September 2017 saw no respite from the relentless pace of cyber developments, not only from the perspective of rapidly evolving attacks, but also from the perspective of dynamic federal and state regulatory moves. In particular, on September 25, 2017, the Securities and Exchange Commission (SEC) announced a new enforcement initiative to address growing cyber-based threats and protect retail investors.1 The initiative established a Cyber Unit to target misconduct, a move that could place further pressure on broker-dealers and investment advisers already feeling the heat from an uptick in cyber-related exams and the relentless onslaught of cyber intrusion attempts. Second, a day earlier, the North American Securities Administrators Association (NASAA) announced that state securities examiners conducted over 1,200 coordinated examinations of state-registered investment advisers between January and June 2017, finding 698 cybersecurity-related deficiencies.2
Given the advancing threats and the increasing regulatory scrutiny, broker-dealers and investment advisers should consider acting with increased urgency to further prepare themselves, focusing in particular on having written cyber policies that are regularly updated to account for the latest threats. The severity and frequency of attacks are only growing, while the tolerance among regulators for failing to take sufficient preventive steps is only diminishing. Against both attackers and regulators, the best offense truly is a good defense, and regulators are strongly indicating that it is not enough to simply have a defense; but rather, that defense must also evolve to keep pace with the rapidly evolving offense.
What the Cyber Unit Will Do
With the creation of the Cyber Unit, the SEC is beefing up its technical expertise and demonstrating that it too will evolve and adapt as cybersecurity threats become more advanced. The agency is making it increasingly clear that it expects those it regulates to up their games as well.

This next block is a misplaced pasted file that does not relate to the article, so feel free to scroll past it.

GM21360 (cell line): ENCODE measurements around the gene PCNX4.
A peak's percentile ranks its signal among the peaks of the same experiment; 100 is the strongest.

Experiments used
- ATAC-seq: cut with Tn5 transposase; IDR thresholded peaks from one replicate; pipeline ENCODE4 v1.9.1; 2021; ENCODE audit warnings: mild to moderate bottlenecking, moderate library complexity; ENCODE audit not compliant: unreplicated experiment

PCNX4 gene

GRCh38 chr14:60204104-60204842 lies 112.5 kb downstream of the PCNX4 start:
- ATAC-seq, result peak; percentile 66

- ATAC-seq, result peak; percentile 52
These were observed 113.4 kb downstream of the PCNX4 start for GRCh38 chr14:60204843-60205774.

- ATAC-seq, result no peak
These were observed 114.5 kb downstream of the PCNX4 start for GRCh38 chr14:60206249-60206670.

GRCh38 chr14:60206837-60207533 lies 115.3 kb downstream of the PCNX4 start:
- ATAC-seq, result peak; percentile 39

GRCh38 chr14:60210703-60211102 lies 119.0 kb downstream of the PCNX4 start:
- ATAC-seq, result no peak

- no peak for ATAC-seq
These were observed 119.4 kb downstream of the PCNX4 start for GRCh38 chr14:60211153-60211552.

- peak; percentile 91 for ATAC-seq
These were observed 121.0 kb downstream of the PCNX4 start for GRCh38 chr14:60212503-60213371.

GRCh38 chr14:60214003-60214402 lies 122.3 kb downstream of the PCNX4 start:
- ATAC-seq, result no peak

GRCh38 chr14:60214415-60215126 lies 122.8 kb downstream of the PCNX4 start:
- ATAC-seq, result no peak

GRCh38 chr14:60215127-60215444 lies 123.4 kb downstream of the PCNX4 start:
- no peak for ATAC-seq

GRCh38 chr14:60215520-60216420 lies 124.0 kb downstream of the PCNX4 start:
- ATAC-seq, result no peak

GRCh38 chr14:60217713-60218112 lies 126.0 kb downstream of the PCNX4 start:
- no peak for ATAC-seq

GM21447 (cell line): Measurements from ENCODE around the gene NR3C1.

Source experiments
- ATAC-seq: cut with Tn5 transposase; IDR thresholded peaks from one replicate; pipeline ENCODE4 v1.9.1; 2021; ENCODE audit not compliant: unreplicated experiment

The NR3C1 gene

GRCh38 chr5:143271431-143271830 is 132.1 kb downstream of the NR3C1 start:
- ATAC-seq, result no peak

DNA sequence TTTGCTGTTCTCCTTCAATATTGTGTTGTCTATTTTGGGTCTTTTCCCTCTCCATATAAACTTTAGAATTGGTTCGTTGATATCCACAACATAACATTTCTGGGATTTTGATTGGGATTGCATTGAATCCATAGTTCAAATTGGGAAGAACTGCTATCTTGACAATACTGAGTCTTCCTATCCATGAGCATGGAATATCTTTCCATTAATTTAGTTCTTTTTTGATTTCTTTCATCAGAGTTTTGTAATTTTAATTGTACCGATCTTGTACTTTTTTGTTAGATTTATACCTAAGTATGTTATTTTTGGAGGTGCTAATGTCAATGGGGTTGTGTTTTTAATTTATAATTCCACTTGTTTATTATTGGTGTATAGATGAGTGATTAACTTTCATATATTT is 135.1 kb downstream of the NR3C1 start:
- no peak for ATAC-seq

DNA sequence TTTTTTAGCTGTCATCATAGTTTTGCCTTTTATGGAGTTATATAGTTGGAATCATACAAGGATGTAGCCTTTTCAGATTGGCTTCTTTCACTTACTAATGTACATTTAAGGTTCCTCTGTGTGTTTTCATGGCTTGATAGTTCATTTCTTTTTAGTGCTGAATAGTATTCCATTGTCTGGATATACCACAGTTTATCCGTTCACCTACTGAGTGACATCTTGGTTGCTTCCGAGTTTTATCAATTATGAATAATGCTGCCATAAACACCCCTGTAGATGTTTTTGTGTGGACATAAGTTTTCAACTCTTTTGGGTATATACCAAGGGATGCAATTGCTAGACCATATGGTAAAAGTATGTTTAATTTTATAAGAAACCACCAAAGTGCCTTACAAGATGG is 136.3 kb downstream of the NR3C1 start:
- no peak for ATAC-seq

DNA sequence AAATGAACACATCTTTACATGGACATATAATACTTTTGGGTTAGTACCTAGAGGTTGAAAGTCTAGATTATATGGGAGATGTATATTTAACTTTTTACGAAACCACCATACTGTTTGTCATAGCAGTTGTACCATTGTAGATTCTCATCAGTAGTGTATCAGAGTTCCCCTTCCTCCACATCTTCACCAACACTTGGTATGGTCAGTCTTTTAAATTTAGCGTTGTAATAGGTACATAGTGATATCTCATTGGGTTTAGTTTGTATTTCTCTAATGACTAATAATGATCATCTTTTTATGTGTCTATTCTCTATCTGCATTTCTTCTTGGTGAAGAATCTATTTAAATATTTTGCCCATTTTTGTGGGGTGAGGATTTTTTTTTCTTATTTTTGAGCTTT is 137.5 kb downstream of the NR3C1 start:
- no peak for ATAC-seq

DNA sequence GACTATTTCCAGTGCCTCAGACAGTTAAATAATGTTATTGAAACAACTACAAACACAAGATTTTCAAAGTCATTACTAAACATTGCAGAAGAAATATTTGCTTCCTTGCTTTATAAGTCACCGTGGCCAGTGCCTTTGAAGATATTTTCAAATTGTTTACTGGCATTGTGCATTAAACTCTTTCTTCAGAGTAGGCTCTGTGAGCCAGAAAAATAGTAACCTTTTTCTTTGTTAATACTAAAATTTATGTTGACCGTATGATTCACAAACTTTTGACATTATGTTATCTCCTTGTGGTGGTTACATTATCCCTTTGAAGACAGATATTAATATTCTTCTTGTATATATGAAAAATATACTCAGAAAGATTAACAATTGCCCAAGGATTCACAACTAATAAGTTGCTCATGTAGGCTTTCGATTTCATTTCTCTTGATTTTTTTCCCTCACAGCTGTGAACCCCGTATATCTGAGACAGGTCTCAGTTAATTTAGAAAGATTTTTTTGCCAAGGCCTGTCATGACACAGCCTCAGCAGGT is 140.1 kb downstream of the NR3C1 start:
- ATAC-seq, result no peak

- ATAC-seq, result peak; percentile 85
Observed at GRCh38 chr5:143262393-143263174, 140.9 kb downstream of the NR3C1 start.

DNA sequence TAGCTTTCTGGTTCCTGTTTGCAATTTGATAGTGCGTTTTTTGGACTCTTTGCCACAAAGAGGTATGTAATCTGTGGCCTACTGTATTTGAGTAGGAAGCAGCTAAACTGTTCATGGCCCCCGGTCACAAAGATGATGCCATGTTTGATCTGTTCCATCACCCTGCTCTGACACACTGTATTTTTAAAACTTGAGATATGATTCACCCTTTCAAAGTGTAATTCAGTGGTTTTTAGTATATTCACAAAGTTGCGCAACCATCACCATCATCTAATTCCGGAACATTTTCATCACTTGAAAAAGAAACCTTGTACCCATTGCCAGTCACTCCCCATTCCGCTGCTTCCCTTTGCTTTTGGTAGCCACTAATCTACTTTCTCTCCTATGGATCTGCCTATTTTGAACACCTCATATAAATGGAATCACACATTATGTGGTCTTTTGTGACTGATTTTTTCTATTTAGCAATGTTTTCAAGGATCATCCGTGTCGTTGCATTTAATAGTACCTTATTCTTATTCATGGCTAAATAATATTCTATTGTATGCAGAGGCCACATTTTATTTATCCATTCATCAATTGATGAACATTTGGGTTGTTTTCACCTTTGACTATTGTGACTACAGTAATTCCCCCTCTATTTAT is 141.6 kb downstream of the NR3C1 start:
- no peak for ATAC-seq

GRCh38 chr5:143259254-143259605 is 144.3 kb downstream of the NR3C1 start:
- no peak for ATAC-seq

The unit will function as part of the SEC’s Enforcement Division to target misconduct along six cyber-related priority areas:
- Market manipulation schemes involving false information spread through electronic and social media;
- Hacking to obtain material nonpublic information;
- Violations involving distributed ledger technology and initial coin offerings;
- Misconduct perpetrated using the dark web;
- Intrusions into retail brokerage accounts; and
- Cyber-related threats to trading platforms and other critical market infrastructure.
By examining each of these areas in depth, this Alert tries to discern the SEC’s key concerns and suggests issues that firms may want to consider addressing, before facing the SEC in an examination or in an enforcement action.
Market Manipulation Schemes
With the spread and growing influence of “fake news” to manipulate political outcomes (and with further proof of intentional nation-state involvement in spreading such false stories),3 it is no surprise that the SEC is concerned about the use of targeted misinformation via social media to manipulate market outcomes.
The SEC will likely be on the lookout for companies hoping to turn an illicit profit by creating or spreading known misinformation via the internet. The SEC could bring fraud cases against those who disseminate false information to manipulate the market, and aiding and abetting cases against those who negligently spread the false information. In fact, the SEC has already started. In 2015, the SEC filed securities fraud charges against a Scottish trader whose false tweets caused sharp drops in the stock prices of two companies and triggered a trading halt in one of them.4
In light of the growing prevalence of intentionally fake stories, it may be prudent for firms to have proactive policies in place that not only explicitly prohibit the dissemination of knowingly false information, but that also require some form of verification before sharing certain market-related news with clients and prospective clients.
Hacking to Obtain Material Nonpublic Information